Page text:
Sunday, May 20, 2007

An encounter on a London bus

Climbing the steps up to the second floor of the bus was so novel, foreign really. He loved it. Hannah looked at him and asked, half-jokingly, “Are you afraid of heights?” He looked away, wanting to hide his laughter. After all, he was the funny one, not her.

“Yes,” he replied seriously, “Can I go back to Canada?” She returned the favour and chuckled, almost giggled.

Chris and Martia had already sat down. They were facing the front of the bus, leaving Hannah and Georg to sit facing them. The London buses were so cozy in this way, he had only seen this type of set-up on trains in Canada, never on buses.

He was in a jovial kind of mood, and began his rant as soon as he sat down.

“Can you believe that guy at the squat? He just assumed I was American, didn’t even bother asking or nothing. I had to tell him, straight up: ‘You don’t want to be making that mistake with Canadians, we’re a bit sensitive about that.’ Anyways, I was just kidding really, but not. I mean, I didn’t want to come off harsh, but it really isn’t something you want to do. It’s not endearing, that’s it.”

She chimed in, a bit annoyed by his arrogance: “You need to understand that you sort of sound alike, Americans and Canadians, you have a certain twang. I sure can’t tell the difference between you. It’s not meant to be an insult…”

He didn’t miss a beat: “Sure, but you need to understand that we don’t like it, at all. Even though I think of myself as an anti-nationalist, I still don’t like it,” his voice was now getting louder, “it has something to do with American imperialism, you know?”

Just then he looked up and noticed a cute boy looking at him, a few seats behind Martia. He looked amused, a big grin spreading across his face.

Georg took this to mean he had an expanded audience: “So, it’s not that I think all Americans are bad people, in fact, I know they aren’t, it’s just that Canadians aren’t Americans!” He said this, rather amiably, but forcefully.

Hannah’s turn: “Alright, alright, I’m not daft. Take it easy. There’s no conspiracy against you, at least not that I know of.” She laughed at this, they all did.

Georg looked up and saw his new friend, with the short-cropped blond hair, laughing too, hardly concealing his surveillance. Georg fancied his smile. He was no longer paying attention to Martia, who was going on about gay men’s fashion sense, or lack thereof. What did she know?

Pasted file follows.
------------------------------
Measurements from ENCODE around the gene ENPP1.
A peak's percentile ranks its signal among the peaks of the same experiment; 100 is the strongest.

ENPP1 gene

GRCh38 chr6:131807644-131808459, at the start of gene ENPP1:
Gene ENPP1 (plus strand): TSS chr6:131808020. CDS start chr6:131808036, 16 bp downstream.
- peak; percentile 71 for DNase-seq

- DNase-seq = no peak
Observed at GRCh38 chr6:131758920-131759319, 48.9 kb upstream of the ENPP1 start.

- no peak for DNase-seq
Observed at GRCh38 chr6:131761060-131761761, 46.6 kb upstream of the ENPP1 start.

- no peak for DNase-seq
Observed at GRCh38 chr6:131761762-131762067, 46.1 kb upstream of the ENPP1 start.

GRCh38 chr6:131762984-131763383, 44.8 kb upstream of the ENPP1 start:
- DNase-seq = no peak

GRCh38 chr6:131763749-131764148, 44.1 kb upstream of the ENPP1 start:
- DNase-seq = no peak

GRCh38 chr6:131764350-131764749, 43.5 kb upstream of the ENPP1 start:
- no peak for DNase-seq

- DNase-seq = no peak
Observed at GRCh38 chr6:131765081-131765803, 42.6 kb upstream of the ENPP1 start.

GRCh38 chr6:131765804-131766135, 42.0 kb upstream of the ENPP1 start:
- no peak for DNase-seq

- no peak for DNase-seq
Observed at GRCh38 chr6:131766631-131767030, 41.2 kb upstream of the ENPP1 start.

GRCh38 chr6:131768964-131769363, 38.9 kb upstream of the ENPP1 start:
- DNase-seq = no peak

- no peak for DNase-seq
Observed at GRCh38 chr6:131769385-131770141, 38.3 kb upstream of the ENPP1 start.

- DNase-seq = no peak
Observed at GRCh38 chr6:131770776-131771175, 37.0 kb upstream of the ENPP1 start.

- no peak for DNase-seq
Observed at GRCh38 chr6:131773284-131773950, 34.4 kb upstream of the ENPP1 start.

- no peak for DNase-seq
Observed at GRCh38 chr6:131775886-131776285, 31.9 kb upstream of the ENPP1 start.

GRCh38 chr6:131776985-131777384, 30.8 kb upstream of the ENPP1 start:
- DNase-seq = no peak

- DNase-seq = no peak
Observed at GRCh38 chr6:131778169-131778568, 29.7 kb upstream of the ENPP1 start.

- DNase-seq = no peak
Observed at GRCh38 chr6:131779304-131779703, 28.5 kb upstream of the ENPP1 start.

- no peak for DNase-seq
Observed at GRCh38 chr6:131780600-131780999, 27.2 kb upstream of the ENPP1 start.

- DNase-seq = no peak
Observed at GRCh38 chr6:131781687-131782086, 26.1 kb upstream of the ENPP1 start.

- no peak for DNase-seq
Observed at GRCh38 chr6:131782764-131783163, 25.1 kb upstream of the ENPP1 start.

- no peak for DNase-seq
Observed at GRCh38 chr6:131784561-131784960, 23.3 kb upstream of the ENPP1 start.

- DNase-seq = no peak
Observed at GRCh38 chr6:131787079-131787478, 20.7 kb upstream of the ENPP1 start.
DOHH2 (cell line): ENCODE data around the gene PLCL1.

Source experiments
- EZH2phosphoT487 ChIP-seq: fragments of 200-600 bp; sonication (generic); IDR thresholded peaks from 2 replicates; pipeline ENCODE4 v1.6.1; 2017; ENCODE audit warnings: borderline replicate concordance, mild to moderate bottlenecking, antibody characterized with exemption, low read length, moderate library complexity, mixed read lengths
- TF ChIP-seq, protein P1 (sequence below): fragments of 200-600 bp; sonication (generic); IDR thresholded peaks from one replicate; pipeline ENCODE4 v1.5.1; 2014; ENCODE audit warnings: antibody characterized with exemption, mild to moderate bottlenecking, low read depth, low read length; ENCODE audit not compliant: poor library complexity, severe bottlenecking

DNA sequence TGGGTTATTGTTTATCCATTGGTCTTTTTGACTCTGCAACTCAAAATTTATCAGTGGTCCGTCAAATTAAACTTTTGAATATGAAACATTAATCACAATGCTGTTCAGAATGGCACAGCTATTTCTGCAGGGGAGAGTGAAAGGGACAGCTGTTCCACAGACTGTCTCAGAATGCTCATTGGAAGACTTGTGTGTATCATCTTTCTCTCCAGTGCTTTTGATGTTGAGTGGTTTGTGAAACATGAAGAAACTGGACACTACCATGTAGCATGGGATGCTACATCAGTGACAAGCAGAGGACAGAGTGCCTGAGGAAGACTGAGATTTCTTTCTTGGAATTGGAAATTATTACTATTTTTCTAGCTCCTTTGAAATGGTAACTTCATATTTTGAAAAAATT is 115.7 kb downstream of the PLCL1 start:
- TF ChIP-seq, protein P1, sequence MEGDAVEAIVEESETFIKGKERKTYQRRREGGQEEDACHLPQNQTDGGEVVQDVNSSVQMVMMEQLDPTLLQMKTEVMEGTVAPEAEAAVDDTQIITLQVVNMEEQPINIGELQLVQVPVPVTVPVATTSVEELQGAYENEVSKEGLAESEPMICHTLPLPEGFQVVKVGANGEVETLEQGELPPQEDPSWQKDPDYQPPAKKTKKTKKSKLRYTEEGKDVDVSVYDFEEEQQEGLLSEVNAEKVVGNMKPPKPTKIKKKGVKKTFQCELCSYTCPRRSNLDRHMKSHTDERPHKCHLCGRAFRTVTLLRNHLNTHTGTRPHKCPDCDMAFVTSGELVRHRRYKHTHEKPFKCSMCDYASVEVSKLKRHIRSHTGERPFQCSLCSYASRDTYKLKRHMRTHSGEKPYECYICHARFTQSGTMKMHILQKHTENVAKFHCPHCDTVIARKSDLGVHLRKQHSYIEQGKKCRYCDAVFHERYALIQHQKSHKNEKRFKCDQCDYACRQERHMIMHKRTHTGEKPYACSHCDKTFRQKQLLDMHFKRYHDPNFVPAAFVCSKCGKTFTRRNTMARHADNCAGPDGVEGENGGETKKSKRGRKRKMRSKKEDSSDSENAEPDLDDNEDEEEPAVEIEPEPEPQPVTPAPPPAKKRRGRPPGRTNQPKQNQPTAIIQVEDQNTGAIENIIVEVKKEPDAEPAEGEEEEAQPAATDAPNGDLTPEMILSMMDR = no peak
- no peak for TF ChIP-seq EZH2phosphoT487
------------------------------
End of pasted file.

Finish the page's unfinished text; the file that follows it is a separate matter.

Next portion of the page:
The two boys stared at each other on the second floor of bus #345 from Camberwell to Shoreditch for what seemed like minutes, but was only 3 seconds. Georg felt an electric energy surge through his body. He looked away, smiling, got up and walked towards the boy with the too-cool hair. He sat beside him and looked him in the eyes.

“You seem quite interested in our conversation. What gives?” He was smooth, coy and confident even. He surprised himself.

The cute gay boy leaned over, and whispered into his ear: “I’m an American.”

Georg felt his voice travel up and down his spine, he almost shuddered, but he played it cool. He smiled broadly at this, thinking back at what he might just have said about Americans. He decided it didn’t really matter. “Not a good time to be one of those, is it now? Gay and American in another country, that’s rough.” He looked away, concealing his laughter. “At least you’re cute.” Oh yes, Georg added to himself, this boy is hot.

“I’m Eric, from Chicago. And I think you’re pretty cute too.” Georg felt his stomach flutter.

“I know, I could tell, why do you think I came over?” Georg is now having a good time with this. He’s been waiting for months to muster up the courage to approach someone he fancies, but getting over his previous relationship has been a long and tedious affair. He’s relishing this burst of sexual energy.

“I’m Georg, from Canada, but you already know that, don’t you? What are you doing in London?”

“I’m an architect, I’ve been here for 3 months, just decided it was time for a change.”

“That’s brave of you. Time for a change in London, eh? What are you doing now?” Georg doesn’t really know where this is headed, but it feels good nonetheless.

“I’m going to a club called On the Rocks. They have a trailer trash night, sort of indie-like. I’ve never been, but my friend swears by it. Trailer trash, how can you go wrong? What about you, where is your crew headed?”

“To be honest, I have no idea. I’m just along for the ride. Somewhere in Shoreditch for some hip-hop night or something. I usually always know where I’m going, but in London, I just follow people around, it’s a bit strange, but it works ‘coz I get to see a bunch of shit I’d never get to see otherwise. For example, I love these two-story buses, they’re so cool.”

Right then they look at each other nervously, the tension building in a bit of an awkward silence. Georg feels like leaning in and kissing this cute boy, but decides against it for now. Who knows who’s watching him on this bus? Instead, he continues to talk, he is a good storyteller after all.

“I’ve been here for 5 days, staying out near Camden Town. This is my first time going out on the town though. I’m quite excited, though I don’t really know what I’m getting into,. We just went to this squat in Camberwell, they had this queer night where most people weren’t queer, with this American woman from Portland playing the slide guitar, it was a very strange scene. The food was good though, veggie chilli with cauliflower curry. Nice mix.” He looks over to find Eric holding back laughter. “I’m glad to see I’m amusing you. Was it something I said then?”

“No, no. Sorry, it’s what you haven’t said.”

The words just sort of hang there, lingering there between them. They both smile broadly, as their hearts beat a bit faster. And faster still…